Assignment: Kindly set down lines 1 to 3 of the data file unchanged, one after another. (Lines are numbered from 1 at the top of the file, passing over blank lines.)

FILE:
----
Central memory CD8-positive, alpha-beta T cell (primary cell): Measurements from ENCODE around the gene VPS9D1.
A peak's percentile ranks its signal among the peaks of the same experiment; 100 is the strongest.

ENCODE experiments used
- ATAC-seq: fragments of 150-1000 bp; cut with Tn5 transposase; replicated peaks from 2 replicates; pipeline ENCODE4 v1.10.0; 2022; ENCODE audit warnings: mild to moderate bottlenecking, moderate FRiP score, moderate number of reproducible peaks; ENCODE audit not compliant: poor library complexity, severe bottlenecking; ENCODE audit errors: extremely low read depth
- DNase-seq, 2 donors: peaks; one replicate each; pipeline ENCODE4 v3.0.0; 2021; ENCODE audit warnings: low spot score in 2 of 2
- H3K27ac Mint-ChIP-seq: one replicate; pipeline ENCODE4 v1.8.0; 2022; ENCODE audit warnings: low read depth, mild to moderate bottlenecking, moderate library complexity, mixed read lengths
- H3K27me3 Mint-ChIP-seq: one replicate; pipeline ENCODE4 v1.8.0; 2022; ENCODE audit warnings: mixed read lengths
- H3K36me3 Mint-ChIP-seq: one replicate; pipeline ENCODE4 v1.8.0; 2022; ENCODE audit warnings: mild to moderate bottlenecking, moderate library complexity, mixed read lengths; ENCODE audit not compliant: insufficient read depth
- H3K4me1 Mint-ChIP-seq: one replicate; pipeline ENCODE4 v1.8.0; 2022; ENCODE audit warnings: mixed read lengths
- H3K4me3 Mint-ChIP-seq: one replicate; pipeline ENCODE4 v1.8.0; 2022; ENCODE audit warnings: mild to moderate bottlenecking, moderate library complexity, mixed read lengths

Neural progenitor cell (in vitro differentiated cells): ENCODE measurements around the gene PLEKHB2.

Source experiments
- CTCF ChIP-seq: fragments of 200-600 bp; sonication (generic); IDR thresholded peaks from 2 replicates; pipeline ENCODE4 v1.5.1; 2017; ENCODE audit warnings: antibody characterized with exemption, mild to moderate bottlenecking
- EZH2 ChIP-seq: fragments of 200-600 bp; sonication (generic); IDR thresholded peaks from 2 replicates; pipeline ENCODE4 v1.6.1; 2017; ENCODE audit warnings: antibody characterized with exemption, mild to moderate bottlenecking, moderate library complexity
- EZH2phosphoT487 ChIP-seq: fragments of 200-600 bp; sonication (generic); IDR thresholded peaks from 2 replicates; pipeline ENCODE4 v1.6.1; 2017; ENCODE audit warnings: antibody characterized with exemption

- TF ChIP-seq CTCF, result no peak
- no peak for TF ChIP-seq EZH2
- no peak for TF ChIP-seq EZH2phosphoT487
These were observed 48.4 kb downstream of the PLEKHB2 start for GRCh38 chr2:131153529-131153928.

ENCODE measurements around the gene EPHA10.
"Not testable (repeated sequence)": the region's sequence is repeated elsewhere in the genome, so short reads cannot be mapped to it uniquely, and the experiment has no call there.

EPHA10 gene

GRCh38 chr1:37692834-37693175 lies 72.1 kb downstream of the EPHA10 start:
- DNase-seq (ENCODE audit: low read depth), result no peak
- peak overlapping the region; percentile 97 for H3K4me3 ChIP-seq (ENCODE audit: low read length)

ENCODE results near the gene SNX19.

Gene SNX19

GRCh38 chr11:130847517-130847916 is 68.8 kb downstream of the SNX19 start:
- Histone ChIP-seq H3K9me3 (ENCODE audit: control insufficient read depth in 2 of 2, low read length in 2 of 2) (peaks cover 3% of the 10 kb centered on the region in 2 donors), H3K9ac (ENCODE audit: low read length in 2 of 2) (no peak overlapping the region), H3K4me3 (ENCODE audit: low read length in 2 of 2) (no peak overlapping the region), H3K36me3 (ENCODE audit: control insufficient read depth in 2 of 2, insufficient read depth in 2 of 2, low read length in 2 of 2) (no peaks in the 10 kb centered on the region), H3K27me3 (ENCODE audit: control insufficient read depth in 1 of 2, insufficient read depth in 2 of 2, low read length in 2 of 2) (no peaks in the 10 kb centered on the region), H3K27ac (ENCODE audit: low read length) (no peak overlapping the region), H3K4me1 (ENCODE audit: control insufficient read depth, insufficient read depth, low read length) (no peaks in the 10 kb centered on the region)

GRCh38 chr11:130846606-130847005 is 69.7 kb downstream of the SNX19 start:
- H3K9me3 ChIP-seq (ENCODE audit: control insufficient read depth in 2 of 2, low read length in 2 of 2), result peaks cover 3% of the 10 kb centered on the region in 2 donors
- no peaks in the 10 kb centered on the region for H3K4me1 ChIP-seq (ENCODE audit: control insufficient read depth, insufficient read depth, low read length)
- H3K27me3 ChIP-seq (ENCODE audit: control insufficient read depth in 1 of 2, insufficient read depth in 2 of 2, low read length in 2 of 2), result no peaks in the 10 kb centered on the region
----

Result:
Central memory CD8-positive, alpha-beta T cell (primary cell): Measurements from ENCODE around the gene VPS9D1.
A peak's percentile ranks its signal among the peaks of the same experiment; 100 is the strongest.

ENCODE experiments used